Topic decription / abstract:
Despite the relatively recent occupation of South America, human populations in the continent have been described as presenting larger morphological variation than expected under a neutral evolutionary model. The rich environmental diversity in the region is therefore hypothesized to have triggered multiple adaptive responses that resulted in rapid anatomical diversification. Recent excavations at the Cuncaicha rock shelter (Peru), located at 4480 meters above sea level yielded five human skeletons dated from ~9 to 3 14C ka cal BP, enabling the study of the anatomy of the earliest humans living at high altitudes. Thus, the aim of this presentation is to analyze the craniometric affinities of the earliest Cuncaicha specimen with other early and late Holocene samples from South America. To do so, CT-scans were obtained for each separate cranial fragment. Once the skull was virtually reconstructed, 2D measurements were registered and compared to morphometric databases that include South American specimens from the early and late Holocene, as well as archaeological sites from the highlands and lowlands. The results obtained so far will be discussed in relation to the possible evolutionary processes that were involved during the early diversification of South American populations.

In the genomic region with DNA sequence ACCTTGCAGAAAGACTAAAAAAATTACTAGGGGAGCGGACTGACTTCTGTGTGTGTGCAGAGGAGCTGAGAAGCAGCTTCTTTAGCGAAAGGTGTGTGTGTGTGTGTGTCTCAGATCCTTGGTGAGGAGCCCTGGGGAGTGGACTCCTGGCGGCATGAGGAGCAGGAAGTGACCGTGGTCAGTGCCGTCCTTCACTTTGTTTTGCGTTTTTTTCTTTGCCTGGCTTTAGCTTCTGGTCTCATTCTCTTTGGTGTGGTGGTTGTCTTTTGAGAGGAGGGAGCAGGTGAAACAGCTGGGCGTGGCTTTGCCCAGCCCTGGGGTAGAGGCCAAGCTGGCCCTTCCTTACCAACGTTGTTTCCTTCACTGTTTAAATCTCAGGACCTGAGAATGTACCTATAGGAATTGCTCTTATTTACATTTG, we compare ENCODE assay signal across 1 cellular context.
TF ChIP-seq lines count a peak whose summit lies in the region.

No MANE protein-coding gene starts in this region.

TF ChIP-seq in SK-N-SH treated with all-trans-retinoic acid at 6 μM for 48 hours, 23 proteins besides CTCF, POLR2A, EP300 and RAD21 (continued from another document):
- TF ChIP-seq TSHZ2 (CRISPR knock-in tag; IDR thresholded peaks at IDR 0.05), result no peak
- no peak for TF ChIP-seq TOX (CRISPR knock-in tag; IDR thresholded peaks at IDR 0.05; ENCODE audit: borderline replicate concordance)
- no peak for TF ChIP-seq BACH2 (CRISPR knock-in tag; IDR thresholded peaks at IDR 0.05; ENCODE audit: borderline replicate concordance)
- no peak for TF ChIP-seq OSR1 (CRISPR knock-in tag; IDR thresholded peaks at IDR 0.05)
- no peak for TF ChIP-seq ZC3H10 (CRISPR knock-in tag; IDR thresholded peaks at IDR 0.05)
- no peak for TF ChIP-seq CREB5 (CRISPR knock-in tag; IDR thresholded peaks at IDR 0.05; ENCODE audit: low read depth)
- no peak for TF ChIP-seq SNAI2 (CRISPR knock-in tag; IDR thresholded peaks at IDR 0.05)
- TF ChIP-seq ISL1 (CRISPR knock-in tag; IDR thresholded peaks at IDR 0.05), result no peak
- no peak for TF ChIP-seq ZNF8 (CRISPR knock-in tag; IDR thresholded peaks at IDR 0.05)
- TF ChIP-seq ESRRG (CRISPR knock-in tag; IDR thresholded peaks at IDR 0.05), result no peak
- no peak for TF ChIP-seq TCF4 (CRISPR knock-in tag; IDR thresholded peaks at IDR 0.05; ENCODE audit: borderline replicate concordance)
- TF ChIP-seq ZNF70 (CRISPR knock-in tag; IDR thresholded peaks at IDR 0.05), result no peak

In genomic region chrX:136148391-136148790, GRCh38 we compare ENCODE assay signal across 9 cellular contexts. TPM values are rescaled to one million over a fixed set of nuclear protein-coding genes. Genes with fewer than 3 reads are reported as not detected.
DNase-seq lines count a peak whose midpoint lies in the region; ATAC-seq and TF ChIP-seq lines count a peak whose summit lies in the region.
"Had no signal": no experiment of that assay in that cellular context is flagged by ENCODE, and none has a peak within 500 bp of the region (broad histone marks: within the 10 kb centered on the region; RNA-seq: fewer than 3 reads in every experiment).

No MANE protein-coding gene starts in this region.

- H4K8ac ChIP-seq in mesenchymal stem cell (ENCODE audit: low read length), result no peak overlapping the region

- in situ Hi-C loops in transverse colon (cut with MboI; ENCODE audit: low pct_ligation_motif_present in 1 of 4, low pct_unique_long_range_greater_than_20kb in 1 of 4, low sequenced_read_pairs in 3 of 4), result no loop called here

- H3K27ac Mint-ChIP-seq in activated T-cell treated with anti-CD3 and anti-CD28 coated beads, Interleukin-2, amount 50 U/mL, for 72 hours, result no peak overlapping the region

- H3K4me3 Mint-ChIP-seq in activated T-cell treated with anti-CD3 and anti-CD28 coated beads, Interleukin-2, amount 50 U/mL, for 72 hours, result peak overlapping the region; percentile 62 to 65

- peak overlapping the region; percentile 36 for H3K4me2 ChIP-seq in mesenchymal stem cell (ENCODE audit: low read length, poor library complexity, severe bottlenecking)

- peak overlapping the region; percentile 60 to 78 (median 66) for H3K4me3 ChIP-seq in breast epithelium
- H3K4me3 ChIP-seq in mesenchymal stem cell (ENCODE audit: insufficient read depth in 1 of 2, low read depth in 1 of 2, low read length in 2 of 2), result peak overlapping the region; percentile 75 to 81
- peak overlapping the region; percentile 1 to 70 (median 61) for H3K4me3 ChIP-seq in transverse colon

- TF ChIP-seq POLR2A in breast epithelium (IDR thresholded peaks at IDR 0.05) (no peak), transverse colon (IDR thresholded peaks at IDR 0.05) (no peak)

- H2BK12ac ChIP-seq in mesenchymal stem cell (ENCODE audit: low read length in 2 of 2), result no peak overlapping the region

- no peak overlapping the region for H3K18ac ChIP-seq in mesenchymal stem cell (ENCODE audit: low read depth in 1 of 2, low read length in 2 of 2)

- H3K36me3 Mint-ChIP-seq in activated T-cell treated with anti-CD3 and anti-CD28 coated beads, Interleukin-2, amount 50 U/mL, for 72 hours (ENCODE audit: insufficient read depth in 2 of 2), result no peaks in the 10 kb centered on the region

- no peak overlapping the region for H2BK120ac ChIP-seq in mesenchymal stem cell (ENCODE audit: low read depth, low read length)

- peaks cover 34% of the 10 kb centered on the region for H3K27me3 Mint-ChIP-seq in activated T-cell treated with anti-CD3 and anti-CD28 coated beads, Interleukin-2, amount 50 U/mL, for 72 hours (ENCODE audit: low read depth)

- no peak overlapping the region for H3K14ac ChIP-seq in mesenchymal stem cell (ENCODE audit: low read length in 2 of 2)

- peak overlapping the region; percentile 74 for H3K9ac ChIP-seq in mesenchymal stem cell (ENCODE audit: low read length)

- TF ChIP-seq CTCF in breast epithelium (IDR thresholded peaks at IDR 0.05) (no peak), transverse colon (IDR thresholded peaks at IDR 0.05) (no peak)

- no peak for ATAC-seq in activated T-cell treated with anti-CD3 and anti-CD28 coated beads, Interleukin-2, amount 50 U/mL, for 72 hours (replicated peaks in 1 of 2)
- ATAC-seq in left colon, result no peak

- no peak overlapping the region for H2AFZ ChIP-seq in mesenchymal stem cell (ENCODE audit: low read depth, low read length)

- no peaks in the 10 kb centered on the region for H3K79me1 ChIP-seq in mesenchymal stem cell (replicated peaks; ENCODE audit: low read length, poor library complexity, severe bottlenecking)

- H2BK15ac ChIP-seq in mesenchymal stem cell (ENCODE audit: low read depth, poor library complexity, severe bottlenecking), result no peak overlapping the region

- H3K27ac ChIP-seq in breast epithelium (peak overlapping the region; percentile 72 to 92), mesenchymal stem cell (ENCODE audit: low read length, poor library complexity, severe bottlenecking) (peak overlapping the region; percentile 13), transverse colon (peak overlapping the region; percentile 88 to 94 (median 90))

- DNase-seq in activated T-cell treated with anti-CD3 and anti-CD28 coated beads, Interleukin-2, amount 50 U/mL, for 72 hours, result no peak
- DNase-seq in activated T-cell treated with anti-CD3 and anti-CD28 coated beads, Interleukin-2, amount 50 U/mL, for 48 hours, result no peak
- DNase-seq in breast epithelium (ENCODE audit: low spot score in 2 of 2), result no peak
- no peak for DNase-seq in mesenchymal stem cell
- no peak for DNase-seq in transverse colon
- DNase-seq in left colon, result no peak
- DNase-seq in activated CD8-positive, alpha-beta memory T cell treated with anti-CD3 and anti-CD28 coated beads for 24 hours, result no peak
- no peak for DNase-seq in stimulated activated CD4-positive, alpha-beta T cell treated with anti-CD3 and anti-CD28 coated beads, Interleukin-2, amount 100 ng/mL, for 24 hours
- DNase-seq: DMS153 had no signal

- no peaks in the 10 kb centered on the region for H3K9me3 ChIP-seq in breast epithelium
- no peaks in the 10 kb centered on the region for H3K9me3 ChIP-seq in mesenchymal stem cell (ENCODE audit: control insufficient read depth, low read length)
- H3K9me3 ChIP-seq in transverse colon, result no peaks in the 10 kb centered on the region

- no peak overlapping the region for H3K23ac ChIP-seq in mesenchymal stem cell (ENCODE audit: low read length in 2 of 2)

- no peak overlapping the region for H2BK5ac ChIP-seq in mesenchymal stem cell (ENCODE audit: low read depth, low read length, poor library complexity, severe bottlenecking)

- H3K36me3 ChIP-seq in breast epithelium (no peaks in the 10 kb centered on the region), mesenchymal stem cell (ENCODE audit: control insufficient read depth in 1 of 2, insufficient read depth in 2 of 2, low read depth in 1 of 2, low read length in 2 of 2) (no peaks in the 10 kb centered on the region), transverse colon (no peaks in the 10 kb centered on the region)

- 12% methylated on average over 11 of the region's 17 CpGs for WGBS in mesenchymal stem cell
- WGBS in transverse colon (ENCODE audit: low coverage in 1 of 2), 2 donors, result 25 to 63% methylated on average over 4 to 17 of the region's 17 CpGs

Lumila Menéndez is a bioanthropologist, with a BA in Anthropology, and a Ph.D. in Natural science, both from the University of La Plata (Argentina). During her PhD she contributed to discuss the strong impact that nutritional components have on the cranial shape of South American populations. She was a post-doctoral fellow at University of Tübingen (Germany), where she is studying the skeletal pattern of the earliest Andean populations living at highlands and currently holds a postdoctoral fellowship at the KLI. Her main research interest is human evolution, specifically the peopling and concomitant morphological diversification of South America. She investigates this with a particular focus on the impact of non-random factors on the skeleton.